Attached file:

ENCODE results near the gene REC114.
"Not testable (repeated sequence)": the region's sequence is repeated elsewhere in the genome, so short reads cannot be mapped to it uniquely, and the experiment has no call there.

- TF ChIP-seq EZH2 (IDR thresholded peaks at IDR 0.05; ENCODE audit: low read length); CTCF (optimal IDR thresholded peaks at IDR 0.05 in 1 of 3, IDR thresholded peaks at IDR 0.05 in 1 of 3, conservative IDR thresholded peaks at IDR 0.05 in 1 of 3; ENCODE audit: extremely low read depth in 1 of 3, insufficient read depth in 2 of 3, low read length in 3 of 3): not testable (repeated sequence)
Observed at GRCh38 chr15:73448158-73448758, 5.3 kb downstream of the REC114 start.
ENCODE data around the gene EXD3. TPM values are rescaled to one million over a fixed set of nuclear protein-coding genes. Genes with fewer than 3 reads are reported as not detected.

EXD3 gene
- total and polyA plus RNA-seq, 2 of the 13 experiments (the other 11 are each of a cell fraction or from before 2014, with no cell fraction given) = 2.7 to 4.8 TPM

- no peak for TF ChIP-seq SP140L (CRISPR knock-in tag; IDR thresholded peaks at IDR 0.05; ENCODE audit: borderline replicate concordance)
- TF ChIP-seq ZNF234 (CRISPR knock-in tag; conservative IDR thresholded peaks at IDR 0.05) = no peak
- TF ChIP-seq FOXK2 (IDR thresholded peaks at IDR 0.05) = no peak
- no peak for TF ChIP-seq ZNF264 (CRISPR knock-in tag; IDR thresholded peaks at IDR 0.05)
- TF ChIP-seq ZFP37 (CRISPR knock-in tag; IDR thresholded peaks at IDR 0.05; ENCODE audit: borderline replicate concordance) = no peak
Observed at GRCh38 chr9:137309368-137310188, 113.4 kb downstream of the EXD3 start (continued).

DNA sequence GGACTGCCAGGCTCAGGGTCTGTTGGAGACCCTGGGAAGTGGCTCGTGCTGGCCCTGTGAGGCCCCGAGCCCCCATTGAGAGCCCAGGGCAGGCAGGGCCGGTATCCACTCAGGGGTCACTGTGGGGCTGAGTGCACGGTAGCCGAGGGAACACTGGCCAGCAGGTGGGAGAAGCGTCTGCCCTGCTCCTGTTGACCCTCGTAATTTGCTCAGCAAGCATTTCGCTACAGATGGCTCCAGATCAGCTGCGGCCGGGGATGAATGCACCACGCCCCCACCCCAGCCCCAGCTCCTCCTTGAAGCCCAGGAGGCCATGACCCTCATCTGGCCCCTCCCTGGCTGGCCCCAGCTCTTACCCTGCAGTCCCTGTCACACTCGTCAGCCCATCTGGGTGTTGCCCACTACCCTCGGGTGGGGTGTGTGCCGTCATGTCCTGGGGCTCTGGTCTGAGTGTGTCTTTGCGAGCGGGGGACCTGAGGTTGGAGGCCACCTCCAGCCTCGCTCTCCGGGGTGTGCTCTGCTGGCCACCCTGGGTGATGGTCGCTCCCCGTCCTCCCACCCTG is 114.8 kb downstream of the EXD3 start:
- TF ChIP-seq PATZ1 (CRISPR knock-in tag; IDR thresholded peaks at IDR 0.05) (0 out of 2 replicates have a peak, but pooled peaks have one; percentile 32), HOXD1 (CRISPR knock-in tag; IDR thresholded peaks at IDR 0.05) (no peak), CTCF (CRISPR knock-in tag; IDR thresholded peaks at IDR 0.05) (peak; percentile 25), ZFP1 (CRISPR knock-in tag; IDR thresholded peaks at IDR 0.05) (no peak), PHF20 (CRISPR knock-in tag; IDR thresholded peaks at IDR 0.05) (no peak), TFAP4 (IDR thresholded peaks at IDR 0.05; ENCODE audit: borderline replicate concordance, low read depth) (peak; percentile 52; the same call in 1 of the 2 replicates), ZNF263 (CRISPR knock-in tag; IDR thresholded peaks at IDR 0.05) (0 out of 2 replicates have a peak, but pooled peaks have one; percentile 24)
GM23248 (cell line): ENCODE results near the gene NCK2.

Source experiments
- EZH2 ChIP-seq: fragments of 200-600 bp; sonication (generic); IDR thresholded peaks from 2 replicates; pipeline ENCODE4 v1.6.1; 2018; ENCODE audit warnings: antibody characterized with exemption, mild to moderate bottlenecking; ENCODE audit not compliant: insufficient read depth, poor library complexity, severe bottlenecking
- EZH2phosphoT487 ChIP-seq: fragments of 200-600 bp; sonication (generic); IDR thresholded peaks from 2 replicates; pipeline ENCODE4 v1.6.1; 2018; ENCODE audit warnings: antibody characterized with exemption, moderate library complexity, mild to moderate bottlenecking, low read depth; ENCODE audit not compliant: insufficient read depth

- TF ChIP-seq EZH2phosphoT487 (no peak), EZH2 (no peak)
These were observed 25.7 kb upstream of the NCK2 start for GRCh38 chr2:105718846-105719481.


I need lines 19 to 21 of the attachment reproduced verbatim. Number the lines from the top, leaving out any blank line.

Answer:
- EZH2phosphoT487 ChIP-seq: fragments of 200-600 bp; sonication (generic); IDR thresholded peaks from 2 replicates; pipeline ENCODE4 v1.6.1; 2018; ENCODE audit warnings: antibody characterized with exemption, moderate library complexity, mild to moderate bottlenecking, low read depth; ENCODE audit not compliant: insufficient read depth

- TF ChIP-seq EZH2phosphoT487 (no peak), EZH2 (no peak)
These were observed 25.7 kb upstream of the NCK2 start for GRCh38 chr2:105718846-105719481.